The Rockhampton District Disaster Management Group met with emergency services personnel, plus the Livingstone Shire, Gladstone Region and Central Highlands councils today in response to Severe Tropical Cyclone Debbie.
The Rockhampton District Disaster Management Group met with emergency services personnel, plus the Livingstone Shire, Gladstone Region and Central Highlands councils today in response to Severe Tropical Cyclone Debbie. Amber Hooker

'F-bomb' no-one in Rocky wants to drop after Cyclone Debbie

IT'S the f-word no-one in authority wants to drop in Rockhampton at the moment - and you can't blame anyone for that.

Officials remain guarded and don't want to cause unnecessary alarm or panic by definitively saying Rockhampton will flood.

READ: Rocky disaster meeting as Cyclone Debbie hits.

As Cyclone Debbie hits the Queensland coast, there are forecasts for big rainfalls in an already-saturated Fitzroy River system.

The Isaac River is already in flood.

The Bureau said at noon that heavy rainfall with widespread 24 hour totals of 150-250mm was forecast for the region with significantly higher totals possible, particularly in the coastal catchments within the Flood Watch area which includes the Connors-Isaac Rivers which feeds into the Fitzroy system.

As the rainfall moves further inland the catchments at risk from Wednesday, include the Fitzroy.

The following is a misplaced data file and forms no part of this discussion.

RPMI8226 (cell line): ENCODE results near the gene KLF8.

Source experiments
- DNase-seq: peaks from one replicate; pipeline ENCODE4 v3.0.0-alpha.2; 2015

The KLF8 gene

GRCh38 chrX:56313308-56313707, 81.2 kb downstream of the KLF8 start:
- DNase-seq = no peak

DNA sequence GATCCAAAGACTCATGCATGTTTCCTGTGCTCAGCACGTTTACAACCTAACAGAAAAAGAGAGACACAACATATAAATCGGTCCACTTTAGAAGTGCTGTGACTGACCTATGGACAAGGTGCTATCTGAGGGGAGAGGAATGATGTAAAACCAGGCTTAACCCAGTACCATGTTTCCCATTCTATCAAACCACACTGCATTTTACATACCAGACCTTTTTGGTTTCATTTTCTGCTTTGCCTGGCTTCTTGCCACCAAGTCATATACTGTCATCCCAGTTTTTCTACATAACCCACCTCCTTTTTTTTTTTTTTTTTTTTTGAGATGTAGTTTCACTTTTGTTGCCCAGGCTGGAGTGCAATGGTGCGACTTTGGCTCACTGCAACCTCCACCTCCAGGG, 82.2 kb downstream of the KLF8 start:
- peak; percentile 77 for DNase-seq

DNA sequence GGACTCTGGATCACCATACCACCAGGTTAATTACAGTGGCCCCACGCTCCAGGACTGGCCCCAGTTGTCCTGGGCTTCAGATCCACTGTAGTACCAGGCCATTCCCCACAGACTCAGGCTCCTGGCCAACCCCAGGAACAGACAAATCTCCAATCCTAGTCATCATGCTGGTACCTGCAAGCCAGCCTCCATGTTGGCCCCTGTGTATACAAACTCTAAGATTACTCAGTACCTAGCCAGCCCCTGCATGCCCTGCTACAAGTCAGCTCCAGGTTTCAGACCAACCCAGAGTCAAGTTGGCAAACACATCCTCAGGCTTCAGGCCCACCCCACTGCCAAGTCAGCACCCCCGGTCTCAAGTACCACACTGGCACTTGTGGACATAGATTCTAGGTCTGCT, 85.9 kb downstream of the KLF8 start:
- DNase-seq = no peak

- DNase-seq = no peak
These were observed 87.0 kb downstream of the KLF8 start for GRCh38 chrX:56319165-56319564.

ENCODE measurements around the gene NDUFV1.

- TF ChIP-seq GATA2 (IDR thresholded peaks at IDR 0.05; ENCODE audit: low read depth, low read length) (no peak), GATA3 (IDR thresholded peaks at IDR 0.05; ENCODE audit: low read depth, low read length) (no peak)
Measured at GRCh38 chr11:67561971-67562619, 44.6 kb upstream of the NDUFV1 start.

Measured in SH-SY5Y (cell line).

No doubt the experts have crunched the likely scenarios if some of these falls eventuate, but there are still many unknown factors.

Why would local authorities prematurely add to an already intense situation?

 

At a Rockhampton District Disaster Management Group media conference a couple of hours ago, those who fronted the camera were adopting a "wait and see approach" when asked about the likelihood of serious flooding in the region.

At this moment in time, the main message was for motorists not to drive through flooded roads.

Everyone knows that big falls in the Fitzroy River catchment can take days to flow through to Rockhampton.

And while it appears that a larger than minor flood for Rockhampton is a very active possibility, we don't need to be in disaster mode any longer than needed.

Dealing with disasters is both stressful and resource intensive.

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We know our authorities will activate disaster groups at the right time. Those involved in these groups have the experience and knowledge to handle disasters.

"Our number one priority is the safety of our community," the region's top cop, Superintendent Ron Van Saane, told media.



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